Quick Synopsis: It’s the 80s (in the film, not now, obviously) and Nike’s basketball shoe division is flailing, when one guy makes a decision: throw everything they can on signing the rights to create shoes for a young Michael Jordan.
I’ll get the big thing out of the way first: Michael Jordan isn’t in this. Well, he technically is, but mainly out of focus or shot from behind, I’m not even aware of the character having any lines. It kind of works though, he’s supposed to be “above” everybody, so having him as this unseen presence makes him feel bigger and more important. If you actually saw the character and he was underwhelming, it would underwhelm the whole premise. It is a decision that does risk annoying some people, and hasn’t gone down well with some reviewers, but like I said, for me, it works. You don’t really miss him as a character, and there are only a few scenes where it’s obvious that they’re deliberately not showing him.
With no Jordan, it’s left to others to pick up the mantle: the employees of the Nike basketball division, Michael Jordan’s family, and the Kingdom of Saudi Arabia (middle eastern geography joke!). The ensemble cast is like a dream team of “I like them, but to be honest I wouldn’t be surprised if they turned out to be a massive dick” (with the exception of Viola Davis who is genuinely one of the best performers in the world at the moment). Nobody is really testing their acting abilities here, everybody is playing a character similar to what they would play in almost anything else. Ben Affleck plays a Shouty Man who remembers where he came from, Matt Damon plays his friend who is idealistic, and Jason Bateman plays someone who is sarcastic. I mean, they do their jobs well, so it’s hard to find fault with that, but you don’t come out of this particularly impressed with any of them? The characters? Yes, very well written, which is a good thing as the film would fall apart without that. Let’s face it, it’s not as though Air can depend on the plot to carry it. I’m not saying the plot is bad, but it’s a foregone conclusion so it does lack the suspense that audiences may want. Face facts, nobody is watching this film thinking “Oh no, I wonder whether these *checks notes* Air Jordan shoes will ever get made? I just don’t know. Also, why am I carrying notes in a movie theatre? And how am I able to read them so clearly in a dark room?”. In a lesser film that lack of suspense would harm it, but in this it’s oddly not an issue. That’s probably because of how good the writing is, it’s fascinating to watch everything play out.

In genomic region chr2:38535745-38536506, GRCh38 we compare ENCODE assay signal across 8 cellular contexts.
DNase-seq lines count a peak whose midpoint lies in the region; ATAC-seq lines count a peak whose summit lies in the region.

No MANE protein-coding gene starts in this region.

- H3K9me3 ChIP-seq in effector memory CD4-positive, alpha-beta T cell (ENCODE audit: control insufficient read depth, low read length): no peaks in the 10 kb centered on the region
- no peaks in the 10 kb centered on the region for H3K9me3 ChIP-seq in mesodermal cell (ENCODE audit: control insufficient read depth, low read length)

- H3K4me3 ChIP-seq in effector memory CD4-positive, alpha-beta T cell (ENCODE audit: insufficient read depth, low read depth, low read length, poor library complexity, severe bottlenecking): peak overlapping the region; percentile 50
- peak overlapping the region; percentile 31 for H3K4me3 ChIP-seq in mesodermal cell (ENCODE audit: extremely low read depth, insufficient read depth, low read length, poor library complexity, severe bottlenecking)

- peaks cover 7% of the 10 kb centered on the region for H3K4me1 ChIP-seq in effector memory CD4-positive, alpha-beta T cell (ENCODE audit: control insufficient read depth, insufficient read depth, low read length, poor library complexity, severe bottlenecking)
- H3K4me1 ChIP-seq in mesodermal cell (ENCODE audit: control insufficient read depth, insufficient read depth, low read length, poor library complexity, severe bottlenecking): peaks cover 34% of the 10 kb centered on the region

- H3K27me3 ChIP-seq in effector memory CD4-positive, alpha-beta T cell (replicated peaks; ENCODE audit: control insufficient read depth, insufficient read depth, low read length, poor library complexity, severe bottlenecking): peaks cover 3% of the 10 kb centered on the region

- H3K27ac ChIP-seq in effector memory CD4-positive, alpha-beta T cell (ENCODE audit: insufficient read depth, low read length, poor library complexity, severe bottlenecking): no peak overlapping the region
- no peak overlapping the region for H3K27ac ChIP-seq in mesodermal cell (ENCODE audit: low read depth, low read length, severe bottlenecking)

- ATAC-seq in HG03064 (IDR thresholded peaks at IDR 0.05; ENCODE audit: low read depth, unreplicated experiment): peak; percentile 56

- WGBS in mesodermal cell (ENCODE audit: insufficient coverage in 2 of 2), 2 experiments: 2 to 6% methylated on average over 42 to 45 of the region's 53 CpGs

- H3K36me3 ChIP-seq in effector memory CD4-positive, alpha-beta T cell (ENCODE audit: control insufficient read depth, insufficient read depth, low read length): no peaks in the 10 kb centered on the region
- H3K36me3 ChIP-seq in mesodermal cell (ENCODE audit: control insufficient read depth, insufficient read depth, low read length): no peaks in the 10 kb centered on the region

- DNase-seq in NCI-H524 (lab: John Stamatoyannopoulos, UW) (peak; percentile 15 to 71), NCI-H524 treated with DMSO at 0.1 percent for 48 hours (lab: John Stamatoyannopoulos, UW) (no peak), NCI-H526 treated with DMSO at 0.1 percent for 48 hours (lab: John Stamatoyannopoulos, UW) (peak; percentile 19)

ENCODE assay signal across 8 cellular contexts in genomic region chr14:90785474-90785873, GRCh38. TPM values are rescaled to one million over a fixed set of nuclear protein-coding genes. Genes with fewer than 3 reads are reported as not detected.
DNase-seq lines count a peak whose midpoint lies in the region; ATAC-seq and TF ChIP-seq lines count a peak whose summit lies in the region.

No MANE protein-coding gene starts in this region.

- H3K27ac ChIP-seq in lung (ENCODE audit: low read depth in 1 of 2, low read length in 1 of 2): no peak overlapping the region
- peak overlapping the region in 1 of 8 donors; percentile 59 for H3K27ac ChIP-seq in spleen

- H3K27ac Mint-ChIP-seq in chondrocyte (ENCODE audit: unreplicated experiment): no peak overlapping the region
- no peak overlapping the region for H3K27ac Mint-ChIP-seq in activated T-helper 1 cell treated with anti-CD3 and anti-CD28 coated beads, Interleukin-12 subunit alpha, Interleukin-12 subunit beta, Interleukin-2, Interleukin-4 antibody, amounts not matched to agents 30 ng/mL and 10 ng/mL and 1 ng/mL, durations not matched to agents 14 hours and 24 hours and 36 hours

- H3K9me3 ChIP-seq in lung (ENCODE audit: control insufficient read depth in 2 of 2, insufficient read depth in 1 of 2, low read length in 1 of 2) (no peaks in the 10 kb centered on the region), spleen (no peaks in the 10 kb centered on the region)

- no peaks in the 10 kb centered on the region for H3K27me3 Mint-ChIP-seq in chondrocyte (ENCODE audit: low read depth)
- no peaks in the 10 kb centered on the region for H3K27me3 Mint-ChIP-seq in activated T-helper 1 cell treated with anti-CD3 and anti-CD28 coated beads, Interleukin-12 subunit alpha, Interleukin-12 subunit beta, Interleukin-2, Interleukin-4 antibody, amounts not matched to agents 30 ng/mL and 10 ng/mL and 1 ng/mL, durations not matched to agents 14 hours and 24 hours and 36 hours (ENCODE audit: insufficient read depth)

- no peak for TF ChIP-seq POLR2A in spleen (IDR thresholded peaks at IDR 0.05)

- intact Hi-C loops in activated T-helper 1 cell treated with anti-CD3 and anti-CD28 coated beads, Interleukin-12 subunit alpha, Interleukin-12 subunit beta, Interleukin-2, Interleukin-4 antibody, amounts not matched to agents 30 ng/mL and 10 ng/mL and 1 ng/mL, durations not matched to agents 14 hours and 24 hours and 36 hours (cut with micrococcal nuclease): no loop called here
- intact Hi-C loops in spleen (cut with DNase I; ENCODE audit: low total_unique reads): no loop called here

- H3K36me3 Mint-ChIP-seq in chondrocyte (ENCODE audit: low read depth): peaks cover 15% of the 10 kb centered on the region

Despite the fact it is a Ben Affleck movie, it doesn’t really feel like his previous work, for one thing, there’s no crime. Still a lot of swearing though, a distracting amount at times. Mostly it’s okay and makes sense in the scene and for the characters, but there are a few times where it feels a bit gratuitous, which is a shame as mostly the dialogue is incredible. The dialogue is so good that it feels like it hasn’t been written. All of it is so natural and effortless that if someone told me it was ad-libbed I’d believe them.
The other thing to appreciate is the pacing. It’s almost 2 hours long, but you’d never guess. There are no moments where you sit there looking at your watch wondering when it’s going to be over. The whole thing is so quick that it feels over quicker than my interest in watching an actual game of basketball. It is weird to watch a film where Nike is pitched as a plucky underdog though.
I’m going to end this with a positive. There’s a scene in this where Damon’s character is telling Jordan’s parents about how the career of Jordan will go. It’s an incredibly powerful piece of writing talking about how the public reacts to fame; how they build people up into an impossible ideal and then criticise them for not being able to live up to it. It’s intercut with high (and low)lights from his life; his career, his playing basketball, and his father’s death (although it is weird that this is the only reference the film makes to that, with it being curiously missing from the “what happened next” montage at the end). It is one of the best scenes I’ve ever seen, but it does make the rest of the film seem worse by comparison, which is a shame.
So in summary, go see this. It’s not likely to end up on any “best of” lists at the end of the year, but it will be one you’ll think warm thoughts of if you see it mentioned. It’s one you’ll definitely think of buying if you see it cheap enough, and if it’s on netflix, it’s getting watched.